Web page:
Kermit Lynch is one of those people referred to as a "tastemaker." His knowledge of wine is legendary - at least - and it's widely known that when he finds a wine he likes enough to import to the US, it's worth drinking. I've seen many wine articles begin with the words, "I don't know anything about this wine, but it's got Kermit Lynch's name on it so I thought I'd give it a try."
To find Cantine Valpane , Mr. Lynch traveled to Italy's Monferrato region. There the limestone and clay in the soil is said to help produce some very fine Barbera. This wine gets a boost from the addition of up to 15% Freisa. These grapes heighten the wine's fruity aspect.
The wine spends about a year-and-a-half in French oak barrels and is then transferred to stainless steel vats in which it rests before bottling. The bottle claims an alcohol content of 14.5% abv, and I believe it's at least that.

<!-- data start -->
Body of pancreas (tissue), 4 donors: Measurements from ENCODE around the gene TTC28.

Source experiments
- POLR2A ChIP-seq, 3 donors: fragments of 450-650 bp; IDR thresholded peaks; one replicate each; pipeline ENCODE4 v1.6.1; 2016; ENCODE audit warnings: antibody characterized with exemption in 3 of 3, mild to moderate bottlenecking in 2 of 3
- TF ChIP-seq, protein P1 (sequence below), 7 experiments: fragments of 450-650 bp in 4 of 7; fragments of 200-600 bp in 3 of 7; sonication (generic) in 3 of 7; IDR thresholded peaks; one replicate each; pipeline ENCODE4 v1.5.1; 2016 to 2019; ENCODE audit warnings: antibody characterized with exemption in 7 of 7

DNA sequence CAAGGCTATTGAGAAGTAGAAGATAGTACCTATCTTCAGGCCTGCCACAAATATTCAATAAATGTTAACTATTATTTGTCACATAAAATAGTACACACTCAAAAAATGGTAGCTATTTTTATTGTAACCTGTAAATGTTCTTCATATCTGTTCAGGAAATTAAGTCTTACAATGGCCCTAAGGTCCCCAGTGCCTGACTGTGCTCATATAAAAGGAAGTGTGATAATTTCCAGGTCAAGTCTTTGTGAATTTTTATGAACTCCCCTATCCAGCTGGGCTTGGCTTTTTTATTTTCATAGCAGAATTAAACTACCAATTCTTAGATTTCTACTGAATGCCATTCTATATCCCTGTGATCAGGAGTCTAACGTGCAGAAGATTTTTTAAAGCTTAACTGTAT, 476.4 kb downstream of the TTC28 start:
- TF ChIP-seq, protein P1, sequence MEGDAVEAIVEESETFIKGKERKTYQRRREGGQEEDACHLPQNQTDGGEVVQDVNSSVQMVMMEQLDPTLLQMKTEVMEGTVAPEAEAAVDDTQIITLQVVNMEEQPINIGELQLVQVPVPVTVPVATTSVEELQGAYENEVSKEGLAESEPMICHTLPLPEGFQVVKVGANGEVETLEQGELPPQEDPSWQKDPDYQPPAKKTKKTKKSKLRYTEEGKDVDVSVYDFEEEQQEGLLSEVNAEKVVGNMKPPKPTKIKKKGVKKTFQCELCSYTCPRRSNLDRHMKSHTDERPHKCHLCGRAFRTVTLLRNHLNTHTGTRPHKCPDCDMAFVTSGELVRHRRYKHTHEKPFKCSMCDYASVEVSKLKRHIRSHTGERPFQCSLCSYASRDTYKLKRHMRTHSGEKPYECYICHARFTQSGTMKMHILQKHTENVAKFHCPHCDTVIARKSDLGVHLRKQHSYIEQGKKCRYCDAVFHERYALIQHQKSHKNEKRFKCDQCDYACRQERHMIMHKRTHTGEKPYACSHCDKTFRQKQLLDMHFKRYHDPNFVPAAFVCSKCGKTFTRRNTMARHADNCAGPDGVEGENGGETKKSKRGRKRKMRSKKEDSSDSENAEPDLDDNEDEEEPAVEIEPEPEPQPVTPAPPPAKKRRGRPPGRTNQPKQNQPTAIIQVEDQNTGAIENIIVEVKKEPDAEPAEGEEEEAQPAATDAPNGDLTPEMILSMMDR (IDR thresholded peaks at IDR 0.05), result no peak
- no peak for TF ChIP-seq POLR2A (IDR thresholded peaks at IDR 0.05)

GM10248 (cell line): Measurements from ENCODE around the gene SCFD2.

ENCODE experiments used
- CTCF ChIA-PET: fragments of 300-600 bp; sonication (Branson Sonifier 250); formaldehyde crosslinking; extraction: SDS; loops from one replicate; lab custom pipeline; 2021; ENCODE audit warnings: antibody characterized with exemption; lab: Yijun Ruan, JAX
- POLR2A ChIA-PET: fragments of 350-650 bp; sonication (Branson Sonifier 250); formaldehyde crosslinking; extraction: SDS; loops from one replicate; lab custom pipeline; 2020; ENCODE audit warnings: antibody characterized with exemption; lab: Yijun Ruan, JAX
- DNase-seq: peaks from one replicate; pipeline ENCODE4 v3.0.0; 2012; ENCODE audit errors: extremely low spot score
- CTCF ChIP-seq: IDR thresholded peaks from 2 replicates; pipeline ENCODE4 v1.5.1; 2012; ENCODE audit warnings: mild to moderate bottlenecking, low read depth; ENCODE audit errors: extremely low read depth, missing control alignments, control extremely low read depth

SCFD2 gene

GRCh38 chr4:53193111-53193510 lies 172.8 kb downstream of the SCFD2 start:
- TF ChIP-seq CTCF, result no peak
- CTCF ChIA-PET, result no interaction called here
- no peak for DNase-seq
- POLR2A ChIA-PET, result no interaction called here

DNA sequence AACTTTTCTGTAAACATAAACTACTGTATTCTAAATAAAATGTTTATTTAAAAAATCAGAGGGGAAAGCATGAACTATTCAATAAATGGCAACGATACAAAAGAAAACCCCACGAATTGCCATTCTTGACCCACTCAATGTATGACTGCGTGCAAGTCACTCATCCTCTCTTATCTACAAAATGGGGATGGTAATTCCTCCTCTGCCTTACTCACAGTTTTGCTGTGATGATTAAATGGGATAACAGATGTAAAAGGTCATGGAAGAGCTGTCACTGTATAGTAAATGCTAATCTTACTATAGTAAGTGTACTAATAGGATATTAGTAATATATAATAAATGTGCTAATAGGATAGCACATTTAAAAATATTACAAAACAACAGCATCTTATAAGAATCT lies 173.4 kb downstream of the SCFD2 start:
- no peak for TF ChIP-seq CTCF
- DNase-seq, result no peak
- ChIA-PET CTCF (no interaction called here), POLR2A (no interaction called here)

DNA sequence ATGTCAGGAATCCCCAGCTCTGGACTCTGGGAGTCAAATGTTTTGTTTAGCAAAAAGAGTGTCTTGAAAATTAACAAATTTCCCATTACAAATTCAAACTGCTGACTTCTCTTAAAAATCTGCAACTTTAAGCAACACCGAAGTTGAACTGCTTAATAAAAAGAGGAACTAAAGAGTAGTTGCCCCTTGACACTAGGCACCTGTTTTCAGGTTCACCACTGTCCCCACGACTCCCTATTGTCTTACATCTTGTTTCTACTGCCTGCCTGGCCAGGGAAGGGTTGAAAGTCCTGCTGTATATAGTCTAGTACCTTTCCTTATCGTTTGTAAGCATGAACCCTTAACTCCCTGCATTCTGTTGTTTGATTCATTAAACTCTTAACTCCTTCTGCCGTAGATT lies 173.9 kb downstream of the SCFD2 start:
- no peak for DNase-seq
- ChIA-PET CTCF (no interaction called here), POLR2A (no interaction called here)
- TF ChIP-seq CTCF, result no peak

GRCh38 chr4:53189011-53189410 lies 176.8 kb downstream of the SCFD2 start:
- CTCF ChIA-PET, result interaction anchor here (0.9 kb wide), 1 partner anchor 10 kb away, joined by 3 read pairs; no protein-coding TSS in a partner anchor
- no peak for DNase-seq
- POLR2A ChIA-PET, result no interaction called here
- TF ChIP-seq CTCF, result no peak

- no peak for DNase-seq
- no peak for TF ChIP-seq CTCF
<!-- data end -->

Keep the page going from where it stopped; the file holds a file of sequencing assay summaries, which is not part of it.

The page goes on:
It's a dark ruby color, but not inky. There is a powerful nose, heavy with currants, anise and lots of alcohol. This Barbera required well over an hour of breathing the first night. The second night it was good to go on pouring.
The taste is quite brambly, with enough leather to make a fine saddle. There's a spicy characteristic and an almost-hidden hint of raspberry. It strikes me as a very tough-tasting wine. It's not a wine you'll drink without ruminating on, that's for sure.
After the bottle was open for three days - we dined out a lot that week - it took on that wonderful scent that is a cross between an old baseball glove and a plant. Maybe an old baseball glove growing on a cornstalk. Listen carefully and you'll hear, "If you open it, they will drink."